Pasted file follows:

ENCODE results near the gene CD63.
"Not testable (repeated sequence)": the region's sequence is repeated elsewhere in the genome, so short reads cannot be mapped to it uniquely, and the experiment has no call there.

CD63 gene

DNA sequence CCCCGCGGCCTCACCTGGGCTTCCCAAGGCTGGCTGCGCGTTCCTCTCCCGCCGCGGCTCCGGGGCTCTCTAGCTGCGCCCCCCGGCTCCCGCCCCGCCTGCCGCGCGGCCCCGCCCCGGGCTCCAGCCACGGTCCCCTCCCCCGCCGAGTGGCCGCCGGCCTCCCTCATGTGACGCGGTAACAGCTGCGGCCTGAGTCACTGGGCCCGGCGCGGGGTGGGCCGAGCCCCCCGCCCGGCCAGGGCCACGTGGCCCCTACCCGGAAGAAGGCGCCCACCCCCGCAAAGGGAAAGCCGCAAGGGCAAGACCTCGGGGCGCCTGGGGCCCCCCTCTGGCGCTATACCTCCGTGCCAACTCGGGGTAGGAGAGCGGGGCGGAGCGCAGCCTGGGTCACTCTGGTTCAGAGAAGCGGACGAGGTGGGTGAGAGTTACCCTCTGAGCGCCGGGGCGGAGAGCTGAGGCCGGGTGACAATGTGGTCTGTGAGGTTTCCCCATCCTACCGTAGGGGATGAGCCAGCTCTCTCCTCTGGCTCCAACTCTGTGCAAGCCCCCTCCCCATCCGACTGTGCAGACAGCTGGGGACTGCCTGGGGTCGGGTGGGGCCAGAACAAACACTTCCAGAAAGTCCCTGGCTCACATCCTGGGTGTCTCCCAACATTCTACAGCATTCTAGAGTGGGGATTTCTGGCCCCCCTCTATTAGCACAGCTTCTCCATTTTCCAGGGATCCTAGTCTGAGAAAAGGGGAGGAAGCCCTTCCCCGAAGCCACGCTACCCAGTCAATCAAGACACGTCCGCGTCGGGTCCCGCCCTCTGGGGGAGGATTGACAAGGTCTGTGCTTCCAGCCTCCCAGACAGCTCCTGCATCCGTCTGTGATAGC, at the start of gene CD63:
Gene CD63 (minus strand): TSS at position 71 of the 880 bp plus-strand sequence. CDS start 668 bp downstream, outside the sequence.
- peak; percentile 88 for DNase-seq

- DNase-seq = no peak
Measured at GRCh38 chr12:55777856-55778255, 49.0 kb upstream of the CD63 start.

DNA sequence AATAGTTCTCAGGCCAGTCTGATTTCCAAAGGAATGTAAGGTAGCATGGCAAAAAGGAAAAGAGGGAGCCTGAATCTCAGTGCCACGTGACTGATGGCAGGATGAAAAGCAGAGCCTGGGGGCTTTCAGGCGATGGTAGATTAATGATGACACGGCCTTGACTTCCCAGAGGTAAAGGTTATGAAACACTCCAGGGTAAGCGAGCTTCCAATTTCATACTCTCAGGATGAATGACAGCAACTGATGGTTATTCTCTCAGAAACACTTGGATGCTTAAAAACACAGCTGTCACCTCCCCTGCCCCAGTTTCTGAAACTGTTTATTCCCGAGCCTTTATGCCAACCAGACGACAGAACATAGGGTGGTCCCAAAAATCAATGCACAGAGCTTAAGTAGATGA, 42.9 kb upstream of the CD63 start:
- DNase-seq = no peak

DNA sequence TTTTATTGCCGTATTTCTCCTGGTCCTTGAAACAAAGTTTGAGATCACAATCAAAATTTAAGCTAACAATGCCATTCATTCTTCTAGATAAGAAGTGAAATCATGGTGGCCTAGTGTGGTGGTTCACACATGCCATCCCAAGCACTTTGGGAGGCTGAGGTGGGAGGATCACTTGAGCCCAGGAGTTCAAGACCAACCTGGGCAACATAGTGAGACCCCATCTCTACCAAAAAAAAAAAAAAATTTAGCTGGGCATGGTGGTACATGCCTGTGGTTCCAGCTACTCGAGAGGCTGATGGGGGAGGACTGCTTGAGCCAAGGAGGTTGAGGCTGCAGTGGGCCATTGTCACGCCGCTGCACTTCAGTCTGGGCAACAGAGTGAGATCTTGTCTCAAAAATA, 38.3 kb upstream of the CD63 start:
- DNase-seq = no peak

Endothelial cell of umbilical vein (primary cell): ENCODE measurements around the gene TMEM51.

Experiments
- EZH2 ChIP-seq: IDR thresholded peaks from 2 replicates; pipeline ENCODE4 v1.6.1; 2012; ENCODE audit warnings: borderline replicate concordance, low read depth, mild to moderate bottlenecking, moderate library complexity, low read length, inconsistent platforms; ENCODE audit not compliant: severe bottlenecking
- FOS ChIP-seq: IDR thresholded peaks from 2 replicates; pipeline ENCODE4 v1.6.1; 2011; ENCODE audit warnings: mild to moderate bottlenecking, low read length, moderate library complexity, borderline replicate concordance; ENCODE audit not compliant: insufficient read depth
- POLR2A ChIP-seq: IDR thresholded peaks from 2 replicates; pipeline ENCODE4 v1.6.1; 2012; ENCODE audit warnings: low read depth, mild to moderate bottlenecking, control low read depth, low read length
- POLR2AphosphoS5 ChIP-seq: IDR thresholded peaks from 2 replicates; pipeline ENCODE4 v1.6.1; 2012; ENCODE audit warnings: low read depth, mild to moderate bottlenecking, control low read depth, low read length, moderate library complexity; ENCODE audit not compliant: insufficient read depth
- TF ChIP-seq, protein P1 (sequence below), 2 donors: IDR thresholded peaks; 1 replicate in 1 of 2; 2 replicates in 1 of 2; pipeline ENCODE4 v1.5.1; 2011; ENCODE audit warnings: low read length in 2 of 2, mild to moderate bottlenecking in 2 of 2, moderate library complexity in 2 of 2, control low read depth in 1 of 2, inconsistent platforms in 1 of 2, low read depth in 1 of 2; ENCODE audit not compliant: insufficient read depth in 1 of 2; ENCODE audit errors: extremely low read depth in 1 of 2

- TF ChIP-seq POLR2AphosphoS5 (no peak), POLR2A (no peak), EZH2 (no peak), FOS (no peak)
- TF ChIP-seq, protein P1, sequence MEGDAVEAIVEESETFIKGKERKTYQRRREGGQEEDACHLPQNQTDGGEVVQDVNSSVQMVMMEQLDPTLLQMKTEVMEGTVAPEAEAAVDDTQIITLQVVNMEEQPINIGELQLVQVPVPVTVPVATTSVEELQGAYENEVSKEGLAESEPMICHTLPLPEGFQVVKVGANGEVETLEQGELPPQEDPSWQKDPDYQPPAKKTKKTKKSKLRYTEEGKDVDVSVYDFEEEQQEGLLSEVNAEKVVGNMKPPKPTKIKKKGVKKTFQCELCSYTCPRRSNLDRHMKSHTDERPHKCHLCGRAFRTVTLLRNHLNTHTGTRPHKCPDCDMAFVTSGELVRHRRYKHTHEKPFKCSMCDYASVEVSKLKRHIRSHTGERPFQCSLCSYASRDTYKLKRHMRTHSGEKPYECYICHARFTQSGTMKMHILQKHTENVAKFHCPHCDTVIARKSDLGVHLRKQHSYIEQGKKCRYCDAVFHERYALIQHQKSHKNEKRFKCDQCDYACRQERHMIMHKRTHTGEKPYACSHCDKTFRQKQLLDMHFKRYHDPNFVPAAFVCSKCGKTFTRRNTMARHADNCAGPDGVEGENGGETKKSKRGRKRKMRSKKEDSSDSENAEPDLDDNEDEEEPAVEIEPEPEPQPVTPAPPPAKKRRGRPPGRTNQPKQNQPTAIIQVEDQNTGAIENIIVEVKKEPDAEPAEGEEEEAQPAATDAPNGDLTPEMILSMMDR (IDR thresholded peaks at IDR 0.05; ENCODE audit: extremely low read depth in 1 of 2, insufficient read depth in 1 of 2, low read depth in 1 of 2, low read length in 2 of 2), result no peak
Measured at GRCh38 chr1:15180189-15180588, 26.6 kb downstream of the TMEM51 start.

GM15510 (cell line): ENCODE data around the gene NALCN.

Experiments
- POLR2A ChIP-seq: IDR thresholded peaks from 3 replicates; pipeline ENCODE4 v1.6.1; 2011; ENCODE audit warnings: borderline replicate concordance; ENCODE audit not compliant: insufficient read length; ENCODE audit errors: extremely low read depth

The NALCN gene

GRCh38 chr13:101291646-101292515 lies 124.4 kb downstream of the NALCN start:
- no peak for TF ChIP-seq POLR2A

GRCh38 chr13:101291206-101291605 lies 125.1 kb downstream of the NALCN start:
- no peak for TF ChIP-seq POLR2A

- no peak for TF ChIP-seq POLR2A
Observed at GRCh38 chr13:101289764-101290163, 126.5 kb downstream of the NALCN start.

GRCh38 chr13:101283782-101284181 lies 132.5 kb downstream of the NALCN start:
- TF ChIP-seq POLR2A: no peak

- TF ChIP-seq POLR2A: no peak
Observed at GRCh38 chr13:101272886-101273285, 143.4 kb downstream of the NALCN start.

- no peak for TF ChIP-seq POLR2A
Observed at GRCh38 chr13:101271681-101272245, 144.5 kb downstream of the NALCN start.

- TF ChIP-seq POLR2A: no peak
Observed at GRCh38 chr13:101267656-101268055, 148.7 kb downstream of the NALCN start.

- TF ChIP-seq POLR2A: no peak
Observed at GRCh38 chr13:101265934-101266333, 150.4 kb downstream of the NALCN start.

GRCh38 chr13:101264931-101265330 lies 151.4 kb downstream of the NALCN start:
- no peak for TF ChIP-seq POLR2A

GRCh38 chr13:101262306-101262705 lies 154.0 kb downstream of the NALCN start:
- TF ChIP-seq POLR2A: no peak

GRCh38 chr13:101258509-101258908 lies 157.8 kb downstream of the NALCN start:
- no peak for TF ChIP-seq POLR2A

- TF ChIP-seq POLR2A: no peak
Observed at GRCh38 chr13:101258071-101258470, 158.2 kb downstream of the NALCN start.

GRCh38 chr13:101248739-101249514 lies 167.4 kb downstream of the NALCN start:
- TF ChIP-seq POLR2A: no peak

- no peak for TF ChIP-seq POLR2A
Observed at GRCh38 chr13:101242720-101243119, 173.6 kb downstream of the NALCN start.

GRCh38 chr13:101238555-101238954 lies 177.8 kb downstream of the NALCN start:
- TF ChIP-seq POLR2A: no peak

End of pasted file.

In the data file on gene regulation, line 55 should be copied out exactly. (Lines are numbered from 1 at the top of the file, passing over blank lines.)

GRCh38 chr13:101238555-101238954 lies 177.8 kb downstream of the NALCN start: